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Astoria Waterfront Braces for Influx of Luxury Apartments

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Welcome back to Camera Obscura, Curbed's series of photo essays by Nathan Kensinger. This week, Kensinger visits Hallets Point to see what the neighborhood looks like before the upcoming development boom.


[In Halletts Point, a quiet Queens neighborhood on the East River, empty lots and industrial warehouses may soon become luxury residential towers. All photos by Nathan Kensinger.]

Halletts Point is one of the few remaining New York neighborhoods that feels like a timeless, undisturbed backwater, forgotten by the city and left to urban entropy. With just one access road, the streets of this isolated community are unusually quiet at midday,  only seeing the occasional truck or bus. At the industrial edges of the neighborhood, within view of midtown Manhattan, life slows to a crawl in the hot summer sun. Baby geese wander dead end streets. A tow truck driver naps on the sidewalk. Teenagers sit in an empty waterfront lot, watching East River tugboats go by.  All of this may soon change, however, as the city contemplates rezoning the area to make way for two huge new development projects. If completed, these projects could triple the population density of this sleepy Queens peninsula.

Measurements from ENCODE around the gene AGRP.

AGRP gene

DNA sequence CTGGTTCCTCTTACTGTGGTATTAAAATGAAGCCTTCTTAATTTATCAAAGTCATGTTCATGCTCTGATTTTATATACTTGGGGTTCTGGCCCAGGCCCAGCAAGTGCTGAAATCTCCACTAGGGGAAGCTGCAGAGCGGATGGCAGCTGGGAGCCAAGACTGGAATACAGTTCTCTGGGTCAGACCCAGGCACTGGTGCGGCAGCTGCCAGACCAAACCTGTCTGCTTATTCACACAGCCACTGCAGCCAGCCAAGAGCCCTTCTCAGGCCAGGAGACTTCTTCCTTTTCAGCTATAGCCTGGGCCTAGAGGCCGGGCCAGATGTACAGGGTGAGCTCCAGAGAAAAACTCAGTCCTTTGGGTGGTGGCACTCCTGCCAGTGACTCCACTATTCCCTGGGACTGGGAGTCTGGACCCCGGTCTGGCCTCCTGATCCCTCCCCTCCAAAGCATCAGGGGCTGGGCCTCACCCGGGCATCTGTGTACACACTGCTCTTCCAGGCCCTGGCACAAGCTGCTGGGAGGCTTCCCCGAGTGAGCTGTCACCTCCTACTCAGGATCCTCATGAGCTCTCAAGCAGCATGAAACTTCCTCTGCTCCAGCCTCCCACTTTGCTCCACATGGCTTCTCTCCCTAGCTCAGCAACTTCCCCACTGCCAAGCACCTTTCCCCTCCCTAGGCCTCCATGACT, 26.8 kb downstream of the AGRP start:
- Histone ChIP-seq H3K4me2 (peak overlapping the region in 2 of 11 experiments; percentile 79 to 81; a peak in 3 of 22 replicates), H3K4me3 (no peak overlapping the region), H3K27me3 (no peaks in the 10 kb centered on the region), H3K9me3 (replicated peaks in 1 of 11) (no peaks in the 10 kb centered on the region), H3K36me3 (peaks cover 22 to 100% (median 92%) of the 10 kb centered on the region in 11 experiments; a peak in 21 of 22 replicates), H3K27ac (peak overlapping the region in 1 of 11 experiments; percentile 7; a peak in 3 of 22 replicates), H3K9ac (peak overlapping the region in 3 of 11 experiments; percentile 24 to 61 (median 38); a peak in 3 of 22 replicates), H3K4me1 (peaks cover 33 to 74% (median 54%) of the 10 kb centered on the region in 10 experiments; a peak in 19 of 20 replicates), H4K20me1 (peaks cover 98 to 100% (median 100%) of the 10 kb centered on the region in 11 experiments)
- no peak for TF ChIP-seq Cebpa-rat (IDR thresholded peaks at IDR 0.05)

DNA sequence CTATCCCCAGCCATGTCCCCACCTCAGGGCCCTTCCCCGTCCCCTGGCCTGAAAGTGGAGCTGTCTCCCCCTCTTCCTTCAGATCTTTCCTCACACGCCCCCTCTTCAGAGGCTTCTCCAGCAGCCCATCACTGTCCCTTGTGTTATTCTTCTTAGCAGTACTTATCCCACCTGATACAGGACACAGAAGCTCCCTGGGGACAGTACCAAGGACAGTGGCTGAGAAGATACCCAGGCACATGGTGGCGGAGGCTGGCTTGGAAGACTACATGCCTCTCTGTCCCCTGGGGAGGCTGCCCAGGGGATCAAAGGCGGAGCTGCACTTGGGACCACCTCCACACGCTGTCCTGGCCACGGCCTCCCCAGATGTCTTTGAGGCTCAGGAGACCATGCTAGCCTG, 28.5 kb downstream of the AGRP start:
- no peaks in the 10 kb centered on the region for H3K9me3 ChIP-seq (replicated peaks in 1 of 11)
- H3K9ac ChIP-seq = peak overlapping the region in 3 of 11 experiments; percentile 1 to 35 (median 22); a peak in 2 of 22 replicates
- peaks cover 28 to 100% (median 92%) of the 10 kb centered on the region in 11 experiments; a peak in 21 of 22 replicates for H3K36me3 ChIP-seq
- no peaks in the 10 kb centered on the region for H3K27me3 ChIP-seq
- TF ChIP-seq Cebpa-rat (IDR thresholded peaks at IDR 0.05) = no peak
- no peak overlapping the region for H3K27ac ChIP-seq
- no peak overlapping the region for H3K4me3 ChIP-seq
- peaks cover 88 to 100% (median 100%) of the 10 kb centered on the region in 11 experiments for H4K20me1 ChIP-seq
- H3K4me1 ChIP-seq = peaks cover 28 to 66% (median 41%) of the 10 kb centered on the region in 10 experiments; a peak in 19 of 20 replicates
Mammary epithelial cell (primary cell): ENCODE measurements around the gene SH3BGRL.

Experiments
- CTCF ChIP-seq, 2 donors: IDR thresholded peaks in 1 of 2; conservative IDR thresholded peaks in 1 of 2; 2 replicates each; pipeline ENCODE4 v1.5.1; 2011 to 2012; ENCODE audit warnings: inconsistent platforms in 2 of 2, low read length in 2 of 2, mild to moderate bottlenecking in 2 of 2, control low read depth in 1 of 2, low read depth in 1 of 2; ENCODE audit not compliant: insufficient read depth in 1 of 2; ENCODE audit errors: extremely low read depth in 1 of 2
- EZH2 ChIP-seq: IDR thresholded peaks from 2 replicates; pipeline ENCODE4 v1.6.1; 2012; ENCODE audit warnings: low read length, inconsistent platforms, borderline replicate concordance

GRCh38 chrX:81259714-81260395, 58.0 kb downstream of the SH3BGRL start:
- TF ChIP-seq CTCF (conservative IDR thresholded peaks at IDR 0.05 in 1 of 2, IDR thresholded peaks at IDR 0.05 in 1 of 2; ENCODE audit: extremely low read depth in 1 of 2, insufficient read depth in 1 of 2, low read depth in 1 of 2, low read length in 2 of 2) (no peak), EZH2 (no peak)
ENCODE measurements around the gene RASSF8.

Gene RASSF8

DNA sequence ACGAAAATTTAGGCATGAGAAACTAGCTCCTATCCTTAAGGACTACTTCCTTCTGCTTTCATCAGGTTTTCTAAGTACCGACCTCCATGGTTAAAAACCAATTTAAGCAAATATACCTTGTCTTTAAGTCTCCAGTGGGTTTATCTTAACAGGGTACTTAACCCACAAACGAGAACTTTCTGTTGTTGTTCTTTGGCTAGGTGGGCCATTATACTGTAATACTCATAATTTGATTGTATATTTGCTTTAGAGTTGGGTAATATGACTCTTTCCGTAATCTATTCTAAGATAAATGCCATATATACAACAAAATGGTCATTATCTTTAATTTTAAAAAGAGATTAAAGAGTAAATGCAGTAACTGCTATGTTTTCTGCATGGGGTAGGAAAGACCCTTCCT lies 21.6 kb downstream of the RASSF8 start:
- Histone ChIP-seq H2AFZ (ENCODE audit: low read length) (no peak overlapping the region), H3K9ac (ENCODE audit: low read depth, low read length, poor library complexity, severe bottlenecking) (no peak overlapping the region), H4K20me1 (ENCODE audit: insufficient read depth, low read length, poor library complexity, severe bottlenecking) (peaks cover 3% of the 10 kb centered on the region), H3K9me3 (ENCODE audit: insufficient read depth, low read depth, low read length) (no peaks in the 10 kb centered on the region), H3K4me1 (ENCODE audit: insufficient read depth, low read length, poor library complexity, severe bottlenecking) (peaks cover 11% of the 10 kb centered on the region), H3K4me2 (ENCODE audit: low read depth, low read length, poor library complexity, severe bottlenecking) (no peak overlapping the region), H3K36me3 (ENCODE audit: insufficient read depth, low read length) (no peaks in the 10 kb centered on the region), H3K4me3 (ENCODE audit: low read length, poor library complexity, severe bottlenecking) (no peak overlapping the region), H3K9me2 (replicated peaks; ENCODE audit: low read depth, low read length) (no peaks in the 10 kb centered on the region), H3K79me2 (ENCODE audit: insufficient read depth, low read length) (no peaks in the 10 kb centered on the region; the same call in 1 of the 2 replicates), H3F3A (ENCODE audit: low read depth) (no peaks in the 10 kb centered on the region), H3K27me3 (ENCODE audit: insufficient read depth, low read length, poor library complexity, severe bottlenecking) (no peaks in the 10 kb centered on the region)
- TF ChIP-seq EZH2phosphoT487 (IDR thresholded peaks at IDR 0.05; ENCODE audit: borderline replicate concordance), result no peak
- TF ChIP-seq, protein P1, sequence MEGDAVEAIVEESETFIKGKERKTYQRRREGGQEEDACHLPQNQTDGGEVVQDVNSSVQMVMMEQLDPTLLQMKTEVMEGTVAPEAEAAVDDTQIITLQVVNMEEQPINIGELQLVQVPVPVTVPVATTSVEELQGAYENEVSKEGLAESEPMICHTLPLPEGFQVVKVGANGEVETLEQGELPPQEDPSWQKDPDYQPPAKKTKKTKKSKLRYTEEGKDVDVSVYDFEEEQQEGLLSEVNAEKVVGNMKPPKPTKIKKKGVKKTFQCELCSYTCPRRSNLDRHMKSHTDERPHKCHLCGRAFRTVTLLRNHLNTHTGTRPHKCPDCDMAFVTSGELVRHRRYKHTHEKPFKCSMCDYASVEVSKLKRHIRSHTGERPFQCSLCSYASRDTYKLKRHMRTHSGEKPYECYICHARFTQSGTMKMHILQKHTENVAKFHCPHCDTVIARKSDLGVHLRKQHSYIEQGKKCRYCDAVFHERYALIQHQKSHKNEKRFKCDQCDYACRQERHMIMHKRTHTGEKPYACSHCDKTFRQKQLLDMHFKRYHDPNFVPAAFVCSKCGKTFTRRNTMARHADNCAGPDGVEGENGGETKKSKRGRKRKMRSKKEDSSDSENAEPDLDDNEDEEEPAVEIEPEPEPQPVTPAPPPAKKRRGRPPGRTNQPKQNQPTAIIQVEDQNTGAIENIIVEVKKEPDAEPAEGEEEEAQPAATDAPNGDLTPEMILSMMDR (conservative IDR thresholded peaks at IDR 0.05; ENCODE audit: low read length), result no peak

In May, Community Board 1 backed a major rezoning of this neighborhood's industrial waterfront, which would allow a parade of new luxury residential towers to be built. The first project planned for the area was unanimously approved, and would result in more than 2,100 luxury housing units, and another almost 500 affordable housing units on the western shore of Halletts Point. A second residential project called "Astoria Cove," planned for the north side of the peninsula, would construct "seven new buildings ranging between eight and 30 stories with a total of 1,701 apartment units," according to the Wall Street Journal. Business owners and residents along the waterfront are conflicted about these plans.

"If they rezone this neighborhood, we'll lose our space," said Justin Green, the program director of Build It Green, a nonprofit located on the north side of Halletts Point. His 40,000-square-foot warehouse is located near the water's edge, where they have leased a space for the past eight years. His neighbors include a bus depot and a lumber yard. "I don't know where businesses like our are supposed to go after all this rezoning," said Green.  

After Hurricane Sandy, other local residents are concerned about the city's desire to drastically increase the population of the neighborhood, which has only one means of egress. "This is a flood zone!" said Dennis Donnelly, who has lived in the neighborhood since 1961. His home, located across the street from several East River warehouses, was flooded with five feet of water during the recent storm. "I don't even know if they can build over there," said Donnelly, gesturing towards the proposed site for Astoria Cove. "They went down a couple feet and found contamination." These residents' concerns, however, seem unlikely to stop the Bloomberg administration, which has tirelessly worked to aid developers in their quest to transform the shoreline of the once-industrial East River into a playground for newer, wealthier residents.